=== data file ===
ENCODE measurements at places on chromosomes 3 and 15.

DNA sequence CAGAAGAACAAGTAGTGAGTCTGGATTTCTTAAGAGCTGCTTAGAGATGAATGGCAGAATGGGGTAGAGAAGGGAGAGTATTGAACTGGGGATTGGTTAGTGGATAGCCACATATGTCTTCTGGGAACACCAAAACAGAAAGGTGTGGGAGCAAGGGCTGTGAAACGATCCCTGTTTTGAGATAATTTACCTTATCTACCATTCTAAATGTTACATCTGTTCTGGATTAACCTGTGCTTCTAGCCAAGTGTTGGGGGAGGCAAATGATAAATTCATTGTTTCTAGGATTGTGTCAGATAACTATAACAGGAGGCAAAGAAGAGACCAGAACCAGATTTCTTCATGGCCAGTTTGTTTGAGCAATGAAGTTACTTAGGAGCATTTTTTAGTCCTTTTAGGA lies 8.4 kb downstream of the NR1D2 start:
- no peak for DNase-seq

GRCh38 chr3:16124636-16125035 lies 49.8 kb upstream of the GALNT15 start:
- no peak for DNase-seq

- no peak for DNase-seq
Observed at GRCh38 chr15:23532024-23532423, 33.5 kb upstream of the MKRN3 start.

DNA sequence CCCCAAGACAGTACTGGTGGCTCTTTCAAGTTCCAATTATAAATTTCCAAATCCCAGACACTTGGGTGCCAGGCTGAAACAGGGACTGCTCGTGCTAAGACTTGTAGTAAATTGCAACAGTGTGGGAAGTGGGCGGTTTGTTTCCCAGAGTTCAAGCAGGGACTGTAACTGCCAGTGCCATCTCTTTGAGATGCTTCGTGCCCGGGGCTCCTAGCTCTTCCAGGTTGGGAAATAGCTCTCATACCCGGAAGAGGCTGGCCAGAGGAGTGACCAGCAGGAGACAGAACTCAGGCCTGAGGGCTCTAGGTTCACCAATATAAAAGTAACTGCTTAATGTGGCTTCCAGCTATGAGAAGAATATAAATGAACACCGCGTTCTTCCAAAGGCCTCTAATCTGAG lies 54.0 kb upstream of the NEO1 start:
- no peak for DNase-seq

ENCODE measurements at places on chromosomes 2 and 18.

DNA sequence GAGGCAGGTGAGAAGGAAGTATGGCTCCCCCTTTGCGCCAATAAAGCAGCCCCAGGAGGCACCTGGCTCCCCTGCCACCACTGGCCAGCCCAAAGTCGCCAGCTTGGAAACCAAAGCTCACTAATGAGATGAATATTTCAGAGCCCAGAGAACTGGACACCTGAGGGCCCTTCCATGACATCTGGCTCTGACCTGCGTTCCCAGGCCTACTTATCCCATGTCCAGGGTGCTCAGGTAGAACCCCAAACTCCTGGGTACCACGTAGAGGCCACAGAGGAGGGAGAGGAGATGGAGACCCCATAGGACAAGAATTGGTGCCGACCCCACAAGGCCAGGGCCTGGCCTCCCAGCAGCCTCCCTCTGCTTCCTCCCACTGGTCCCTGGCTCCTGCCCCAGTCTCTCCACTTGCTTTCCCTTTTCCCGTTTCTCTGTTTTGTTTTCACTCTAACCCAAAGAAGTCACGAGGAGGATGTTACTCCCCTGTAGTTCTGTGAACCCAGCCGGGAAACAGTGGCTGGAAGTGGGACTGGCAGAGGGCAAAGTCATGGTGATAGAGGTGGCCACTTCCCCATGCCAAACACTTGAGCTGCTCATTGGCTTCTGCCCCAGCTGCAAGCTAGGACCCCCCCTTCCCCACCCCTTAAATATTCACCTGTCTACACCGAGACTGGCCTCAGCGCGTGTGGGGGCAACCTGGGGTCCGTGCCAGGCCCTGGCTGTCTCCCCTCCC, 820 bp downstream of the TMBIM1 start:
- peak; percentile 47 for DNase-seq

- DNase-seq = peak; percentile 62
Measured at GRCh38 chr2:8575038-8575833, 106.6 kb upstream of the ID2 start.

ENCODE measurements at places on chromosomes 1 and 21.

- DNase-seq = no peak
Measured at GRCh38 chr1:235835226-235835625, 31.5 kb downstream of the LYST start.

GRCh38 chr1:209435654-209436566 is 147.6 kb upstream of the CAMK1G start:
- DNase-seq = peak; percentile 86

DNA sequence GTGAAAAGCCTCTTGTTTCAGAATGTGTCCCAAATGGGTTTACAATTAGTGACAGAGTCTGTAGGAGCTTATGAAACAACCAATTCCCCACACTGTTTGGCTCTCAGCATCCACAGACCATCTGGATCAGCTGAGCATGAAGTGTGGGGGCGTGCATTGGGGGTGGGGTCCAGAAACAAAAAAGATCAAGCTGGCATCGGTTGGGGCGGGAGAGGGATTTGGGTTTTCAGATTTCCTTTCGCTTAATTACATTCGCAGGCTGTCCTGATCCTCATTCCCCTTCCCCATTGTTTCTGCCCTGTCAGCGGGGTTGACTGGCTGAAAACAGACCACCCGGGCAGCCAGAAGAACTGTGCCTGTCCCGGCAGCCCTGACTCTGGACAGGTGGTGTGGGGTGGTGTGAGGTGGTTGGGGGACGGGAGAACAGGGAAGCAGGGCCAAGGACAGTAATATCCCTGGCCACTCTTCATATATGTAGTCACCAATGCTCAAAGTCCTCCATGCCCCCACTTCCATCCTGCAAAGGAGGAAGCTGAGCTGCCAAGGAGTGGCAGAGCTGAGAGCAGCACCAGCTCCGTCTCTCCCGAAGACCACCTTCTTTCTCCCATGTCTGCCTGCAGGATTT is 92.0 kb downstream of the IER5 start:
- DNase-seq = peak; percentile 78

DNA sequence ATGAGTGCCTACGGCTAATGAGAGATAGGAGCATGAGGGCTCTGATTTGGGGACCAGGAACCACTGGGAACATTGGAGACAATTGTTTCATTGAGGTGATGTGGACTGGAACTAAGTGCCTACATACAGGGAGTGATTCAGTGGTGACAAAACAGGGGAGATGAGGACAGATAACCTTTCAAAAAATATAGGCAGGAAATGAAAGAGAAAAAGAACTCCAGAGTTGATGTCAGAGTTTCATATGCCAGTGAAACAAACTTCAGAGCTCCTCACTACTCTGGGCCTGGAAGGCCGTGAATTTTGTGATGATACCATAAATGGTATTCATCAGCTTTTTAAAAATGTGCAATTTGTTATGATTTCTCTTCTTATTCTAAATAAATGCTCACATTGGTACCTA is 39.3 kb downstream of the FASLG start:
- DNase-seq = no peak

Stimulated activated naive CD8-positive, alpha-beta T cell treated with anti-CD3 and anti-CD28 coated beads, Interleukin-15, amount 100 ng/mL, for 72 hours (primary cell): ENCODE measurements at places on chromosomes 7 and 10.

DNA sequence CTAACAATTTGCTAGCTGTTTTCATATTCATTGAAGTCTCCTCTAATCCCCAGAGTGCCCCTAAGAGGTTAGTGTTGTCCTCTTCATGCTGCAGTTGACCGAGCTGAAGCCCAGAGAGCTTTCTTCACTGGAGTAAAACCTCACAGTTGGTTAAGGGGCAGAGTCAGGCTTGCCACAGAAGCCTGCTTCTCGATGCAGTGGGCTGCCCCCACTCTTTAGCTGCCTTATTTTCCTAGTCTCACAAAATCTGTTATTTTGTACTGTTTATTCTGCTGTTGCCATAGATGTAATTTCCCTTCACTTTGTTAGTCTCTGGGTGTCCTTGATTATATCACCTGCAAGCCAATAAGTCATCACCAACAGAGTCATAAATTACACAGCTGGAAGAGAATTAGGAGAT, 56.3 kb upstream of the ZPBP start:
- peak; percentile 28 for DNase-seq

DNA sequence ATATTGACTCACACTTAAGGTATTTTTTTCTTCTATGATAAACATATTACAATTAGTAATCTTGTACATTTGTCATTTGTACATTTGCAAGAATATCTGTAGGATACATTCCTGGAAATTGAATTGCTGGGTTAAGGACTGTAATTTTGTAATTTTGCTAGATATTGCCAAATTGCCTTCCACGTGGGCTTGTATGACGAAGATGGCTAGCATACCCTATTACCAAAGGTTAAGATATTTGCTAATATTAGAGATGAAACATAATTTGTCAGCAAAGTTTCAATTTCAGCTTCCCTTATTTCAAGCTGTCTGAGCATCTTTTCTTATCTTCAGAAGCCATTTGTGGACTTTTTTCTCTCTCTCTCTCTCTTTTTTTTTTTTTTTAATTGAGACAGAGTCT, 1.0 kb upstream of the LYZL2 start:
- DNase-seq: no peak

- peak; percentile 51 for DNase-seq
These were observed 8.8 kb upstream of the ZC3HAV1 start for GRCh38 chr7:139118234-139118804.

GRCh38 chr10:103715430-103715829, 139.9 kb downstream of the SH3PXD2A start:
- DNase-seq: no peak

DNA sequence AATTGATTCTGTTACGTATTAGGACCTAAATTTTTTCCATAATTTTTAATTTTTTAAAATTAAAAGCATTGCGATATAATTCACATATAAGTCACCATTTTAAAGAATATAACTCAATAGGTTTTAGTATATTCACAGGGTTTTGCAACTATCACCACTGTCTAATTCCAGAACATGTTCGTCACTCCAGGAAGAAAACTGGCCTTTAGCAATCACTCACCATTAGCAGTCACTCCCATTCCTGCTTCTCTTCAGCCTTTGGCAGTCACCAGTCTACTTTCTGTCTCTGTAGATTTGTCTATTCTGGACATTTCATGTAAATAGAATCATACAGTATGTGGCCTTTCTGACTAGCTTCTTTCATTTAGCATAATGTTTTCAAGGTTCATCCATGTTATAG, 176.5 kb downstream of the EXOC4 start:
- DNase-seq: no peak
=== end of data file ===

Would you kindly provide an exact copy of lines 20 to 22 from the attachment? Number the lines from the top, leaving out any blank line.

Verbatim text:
DNA sequence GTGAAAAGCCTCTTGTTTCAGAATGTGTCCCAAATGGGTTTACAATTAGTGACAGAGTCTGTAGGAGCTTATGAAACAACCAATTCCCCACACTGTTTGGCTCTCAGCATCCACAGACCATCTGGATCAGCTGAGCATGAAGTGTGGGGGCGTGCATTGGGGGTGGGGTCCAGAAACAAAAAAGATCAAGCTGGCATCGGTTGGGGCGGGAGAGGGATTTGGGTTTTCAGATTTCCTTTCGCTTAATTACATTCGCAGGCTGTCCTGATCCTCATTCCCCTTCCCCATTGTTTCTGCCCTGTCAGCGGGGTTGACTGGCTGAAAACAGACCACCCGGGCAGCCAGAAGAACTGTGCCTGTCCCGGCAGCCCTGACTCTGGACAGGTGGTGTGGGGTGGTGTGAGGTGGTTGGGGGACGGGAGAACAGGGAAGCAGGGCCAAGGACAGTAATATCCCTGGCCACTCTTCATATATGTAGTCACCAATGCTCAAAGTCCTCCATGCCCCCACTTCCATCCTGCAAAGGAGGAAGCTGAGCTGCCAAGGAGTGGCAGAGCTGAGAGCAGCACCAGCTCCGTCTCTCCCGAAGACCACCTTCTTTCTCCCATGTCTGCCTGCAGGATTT is 92.0 kb downstream of the IER5 start:
- DNase-seq = peak; percentile 78

DNA sequence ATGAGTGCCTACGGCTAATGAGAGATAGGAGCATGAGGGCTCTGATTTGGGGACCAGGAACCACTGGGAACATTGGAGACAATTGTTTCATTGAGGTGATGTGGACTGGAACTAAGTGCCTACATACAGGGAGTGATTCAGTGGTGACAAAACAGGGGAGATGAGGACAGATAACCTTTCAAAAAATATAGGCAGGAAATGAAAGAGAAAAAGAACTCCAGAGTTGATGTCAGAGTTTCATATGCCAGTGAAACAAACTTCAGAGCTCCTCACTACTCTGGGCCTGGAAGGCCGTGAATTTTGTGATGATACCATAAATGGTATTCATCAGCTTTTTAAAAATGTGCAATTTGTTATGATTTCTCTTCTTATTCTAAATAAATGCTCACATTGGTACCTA is 39.3 kb downstream of the FASLG start: